As MSP Shirley-Anne Somerville takes up her new post as Scotland’s Cabinet Secretary for Education and Skills, columnist Eleanor Bradford addresses her in an open letter.
Congratulations on your appointment as Education Minister. We met many years ago when I had recently adopted two children.
Youngsters who have been in care do much worse than their peers at school but I was determined to give them a better future. After all, the Scottish Government had my back. Education was a priority and it was going to tackle the attainment gap.
Well, several years later, my eldest is just one year away from leaving school with nothing. My best efforts were not enough to counter a school determined to allow him to fail.
A good start in primary quickly went awry
It all started well enough. In fact, the two primary schools he attended have been phenomenal. One head teacher was all over the latest neuroscience and we worked in partnership to improve my son’s basic literary skills as well as his behavioural issues.
This primary is so good that other care-experienced children have been sent there and have thrived, but it is a small village school which lives under the constant threat of closure.
Our request for a placement at the most appropriate secondary school was accepted. His future looked bright. But it became clear to us that he couldn’t cope as well as his peers with secondary school life.
He found the new timetables confusing and struggled to understand his lessons, but masked all of this due to a desperate desire to fit in. He would steal money in order to buy energy drinks to win the approval of other kids, be manic in class and take out his exhaustion on us by being a nightmare at home.
I wouldn’t have minded if the school had been willing to listen and been open to simple solutions. We had strategies at home that were working. But we were repeatedly told that there wasn’t a major issue and made to feel like we were problem parents. Our request to have a specialist in trauma attend meetings was refused.
We saw Scotland’s poor education system first hand
During lockdown, things got worse. Our son had just one face-to-face online class a week. Schoolwork was irregular and often not marked. Our concern that he would leave school with no qualifications was batted away, and yet this is exactly what is now happening.
There was just one teacher who consistently set appropriate work, marked all of his homework and set him tasks every day during lockdown. That is the only subject in which he will sit a National 5 exam next year.
The school’s response was to call in a cast of thousands of non-educational support staff. We’ve had mentors, inclusion officers, social workers, advocates and youth justice workers. They have had lots and lots of chats with our son. He describes these meetings as them “gabbing on”. Meanwhile, little is done to help him in class and his education continues to stall.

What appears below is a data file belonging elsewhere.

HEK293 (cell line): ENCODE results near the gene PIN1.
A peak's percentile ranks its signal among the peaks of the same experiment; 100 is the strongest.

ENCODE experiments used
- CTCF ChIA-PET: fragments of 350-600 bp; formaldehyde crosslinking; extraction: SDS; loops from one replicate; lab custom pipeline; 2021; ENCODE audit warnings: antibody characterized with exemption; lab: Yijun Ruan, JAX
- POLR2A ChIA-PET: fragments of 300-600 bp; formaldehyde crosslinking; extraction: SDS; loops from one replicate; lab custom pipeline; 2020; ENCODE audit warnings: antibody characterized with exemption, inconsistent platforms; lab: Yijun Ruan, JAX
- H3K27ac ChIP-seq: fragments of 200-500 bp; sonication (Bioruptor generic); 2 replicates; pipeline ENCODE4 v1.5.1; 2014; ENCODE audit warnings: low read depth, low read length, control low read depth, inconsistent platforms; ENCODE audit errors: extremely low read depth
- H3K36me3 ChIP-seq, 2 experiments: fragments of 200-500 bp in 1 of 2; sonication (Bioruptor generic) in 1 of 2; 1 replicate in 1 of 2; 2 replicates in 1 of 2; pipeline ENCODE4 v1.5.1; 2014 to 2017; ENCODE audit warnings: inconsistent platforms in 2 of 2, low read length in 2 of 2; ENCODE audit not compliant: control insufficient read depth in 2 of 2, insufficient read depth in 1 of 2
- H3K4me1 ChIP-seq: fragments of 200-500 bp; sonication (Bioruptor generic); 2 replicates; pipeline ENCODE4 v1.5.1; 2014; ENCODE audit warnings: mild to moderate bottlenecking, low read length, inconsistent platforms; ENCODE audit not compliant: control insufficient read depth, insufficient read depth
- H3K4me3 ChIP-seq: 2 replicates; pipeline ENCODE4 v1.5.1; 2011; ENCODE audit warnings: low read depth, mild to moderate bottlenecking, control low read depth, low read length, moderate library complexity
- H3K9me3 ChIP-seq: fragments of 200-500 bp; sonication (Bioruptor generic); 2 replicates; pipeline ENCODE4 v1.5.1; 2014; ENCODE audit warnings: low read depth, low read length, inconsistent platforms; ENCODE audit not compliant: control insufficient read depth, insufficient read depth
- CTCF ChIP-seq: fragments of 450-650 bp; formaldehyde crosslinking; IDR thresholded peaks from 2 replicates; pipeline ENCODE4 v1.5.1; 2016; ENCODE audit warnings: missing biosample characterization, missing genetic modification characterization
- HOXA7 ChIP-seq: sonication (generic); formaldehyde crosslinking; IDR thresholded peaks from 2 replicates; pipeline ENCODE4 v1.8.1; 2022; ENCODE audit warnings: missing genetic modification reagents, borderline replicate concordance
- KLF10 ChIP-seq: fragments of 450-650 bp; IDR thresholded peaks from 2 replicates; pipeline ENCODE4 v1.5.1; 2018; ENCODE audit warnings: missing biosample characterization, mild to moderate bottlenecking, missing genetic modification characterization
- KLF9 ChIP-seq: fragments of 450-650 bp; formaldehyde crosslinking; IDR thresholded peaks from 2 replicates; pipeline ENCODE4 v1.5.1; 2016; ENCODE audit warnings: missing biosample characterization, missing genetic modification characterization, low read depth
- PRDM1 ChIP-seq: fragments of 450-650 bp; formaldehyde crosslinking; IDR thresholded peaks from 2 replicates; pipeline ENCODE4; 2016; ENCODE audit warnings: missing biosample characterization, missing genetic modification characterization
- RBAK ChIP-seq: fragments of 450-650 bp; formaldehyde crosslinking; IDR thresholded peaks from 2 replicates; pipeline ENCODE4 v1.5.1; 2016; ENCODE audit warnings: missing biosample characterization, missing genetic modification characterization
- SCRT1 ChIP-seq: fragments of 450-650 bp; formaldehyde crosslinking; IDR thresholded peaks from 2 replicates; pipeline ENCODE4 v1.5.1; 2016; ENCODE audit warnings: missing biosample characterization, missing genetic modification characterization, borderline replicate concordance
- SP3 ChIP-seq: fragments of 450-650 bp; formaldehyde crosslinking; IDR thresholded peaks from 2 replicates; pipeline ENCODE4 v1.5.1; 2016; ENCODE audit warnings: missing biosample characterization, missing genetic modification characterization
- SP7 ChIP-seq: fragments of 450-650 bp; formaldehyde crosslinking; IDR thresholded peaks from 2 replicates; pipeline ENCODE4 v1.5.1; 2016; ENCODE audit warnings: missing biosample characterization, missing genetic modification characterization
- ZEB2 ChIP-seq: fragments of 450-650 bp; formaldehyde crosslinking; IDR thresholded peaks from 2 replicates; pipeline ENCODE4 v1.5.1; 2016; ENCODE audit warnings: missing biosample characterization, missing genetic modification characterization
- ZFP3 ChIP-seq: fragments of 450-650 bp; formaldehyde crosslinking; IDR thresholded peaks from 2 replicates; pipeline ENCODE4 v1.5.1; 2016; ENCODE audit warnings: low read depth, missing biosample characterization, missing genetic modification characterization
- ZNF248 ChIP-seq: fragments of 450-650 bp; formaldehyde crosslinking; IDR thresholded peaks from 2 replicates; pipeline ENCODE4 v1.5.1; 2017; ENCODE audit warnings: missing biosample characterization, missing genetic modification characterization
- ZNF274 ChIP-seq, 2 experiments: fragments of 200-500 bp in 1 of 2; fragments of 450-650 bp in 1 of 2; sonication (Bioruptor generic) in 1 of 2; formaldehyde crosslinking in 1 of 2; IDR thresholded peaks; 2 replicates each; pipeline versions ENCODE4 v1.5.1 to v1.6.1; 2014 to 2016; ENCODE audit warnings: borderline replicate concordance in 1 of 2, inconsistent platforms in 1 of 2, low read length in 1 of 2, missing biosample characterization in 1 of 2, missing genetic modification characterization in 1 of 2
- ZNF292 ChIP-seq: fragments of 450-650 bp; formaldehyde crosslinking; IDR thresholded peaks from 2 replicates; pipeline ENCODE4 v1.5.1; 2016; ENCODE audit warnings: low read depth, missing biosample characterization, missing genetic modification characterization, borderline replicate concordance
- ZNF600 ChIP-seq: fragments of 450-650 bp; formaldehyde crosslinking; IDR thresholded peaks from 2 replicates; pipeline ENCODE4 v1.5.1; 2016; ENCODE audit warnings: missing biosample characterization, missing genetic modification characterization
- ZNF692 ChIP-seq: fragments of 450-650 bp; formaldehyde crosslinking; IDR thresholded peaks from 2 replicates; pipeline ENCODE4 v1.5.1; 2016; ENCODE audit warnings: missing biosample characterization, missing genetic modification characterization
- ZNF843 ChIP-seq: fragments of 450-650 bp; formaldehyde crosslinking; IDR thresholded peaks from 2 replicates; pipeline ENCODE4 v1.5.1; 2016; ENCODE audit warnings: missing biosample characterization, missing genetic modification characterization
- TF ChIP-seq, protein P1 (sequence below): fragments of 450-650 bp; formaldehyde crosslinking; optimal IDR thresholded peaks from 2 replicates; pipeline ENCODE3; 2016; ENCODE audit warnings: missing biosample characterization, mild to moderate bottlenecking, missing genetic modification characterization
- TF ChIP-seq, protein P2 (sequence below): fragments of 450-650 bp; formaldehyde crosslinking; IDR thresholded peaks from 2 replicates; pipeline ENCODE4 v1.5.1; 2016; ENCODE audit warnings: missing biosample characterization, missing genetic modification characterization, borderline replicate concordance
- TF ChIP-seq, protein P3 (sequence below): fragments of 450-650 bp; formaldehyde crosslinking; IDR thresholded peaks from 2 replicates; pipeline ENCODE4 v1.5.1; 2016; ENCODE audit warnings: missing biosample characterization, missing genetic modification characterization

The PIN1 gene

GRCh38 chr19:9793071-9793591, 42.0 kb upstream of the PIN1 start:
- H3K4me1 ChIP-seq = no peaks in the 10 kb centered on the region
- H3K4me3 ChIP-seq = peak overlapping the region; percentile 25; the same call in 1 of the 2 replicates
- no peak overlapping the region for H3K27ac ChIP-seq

And when an independent think tank ranks Scotland’s education as the worst in the UK, with “particularly poor primary and secondary outcomes”, it is time to wake up and smell the coffee.
Business as usual, failure as usual
At a recent Parent Council Meeting, I compared the approach of our local secondary with the approach of a typical secondary in England and I was shouted down by the local councillor. The head teacher threatened to withdraw her support if our discussions were going to lead to anything “controversial” like asking local shops to stop selling energy drinks to children.
I’m ashamed to say the result is that we have given up. This is a soul-sapping experience that we can’t win.
My son will fit the statistics. He is a care-experienced child who will under perform. He will leave and be forgotten and nobody will be held responsible
Naively, we thought we could work together with the school to implement evidence based, innovative solutions. Instead it’s business as usual, failure as usual.
Based on the catatonically slow progress to date, our son will be in his 20s by the time they implement his learning plan. We have discovered that they have all the cards and we are powerless. So he will fit the statistics. He is a care-experienced child who will under perform. He will leave and be forgotten and nobody will be held responsible.
The school won the battle with us but lost the war on child trauma.
Education needs bold change
The Scottish Government has been incredibly bold in healthcare. It was one of the first countries in the world to implement a smoking ban and minimum pricing on alcohol.
The science already tells us what works, and there are numerous schools which have successfully changed their approach.
My son has known only your government his entire school life. There has been nobody else in charge of his education.
It is now too late for him, but when will you be bold and break the cycle for others?
Eleanor Bradford is a former BBC Scotland Health Correspondent and now works in communications in the education sector